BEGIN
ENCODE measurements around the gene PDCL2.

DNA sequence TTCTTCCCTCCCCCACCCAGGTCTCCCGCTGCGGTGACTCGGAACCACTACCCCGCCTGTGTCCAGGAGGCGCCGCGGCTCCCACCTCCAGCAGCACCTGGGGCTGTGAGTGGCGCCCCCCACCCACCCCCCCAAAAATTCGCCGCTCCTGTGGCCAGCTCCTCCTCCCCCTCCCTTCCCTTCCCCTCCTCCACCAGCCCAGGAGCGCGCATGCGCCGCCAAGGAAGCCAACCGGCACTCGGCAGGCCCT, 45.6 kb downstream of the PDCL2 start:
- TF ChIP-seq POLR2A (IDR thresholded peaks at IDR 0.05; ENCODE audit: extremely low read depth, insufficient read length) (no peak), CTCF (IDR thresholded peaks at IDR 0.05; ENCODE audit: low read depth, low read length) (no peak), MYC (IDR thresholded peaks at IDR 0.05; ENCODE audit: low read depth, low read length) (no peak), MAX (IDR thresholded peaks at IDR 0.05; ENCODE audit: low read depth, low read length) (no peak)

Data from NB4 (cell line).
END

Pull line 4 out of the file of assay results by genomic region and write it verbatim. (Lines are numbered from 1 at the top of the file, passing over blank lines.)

Data from NB4 (cell line).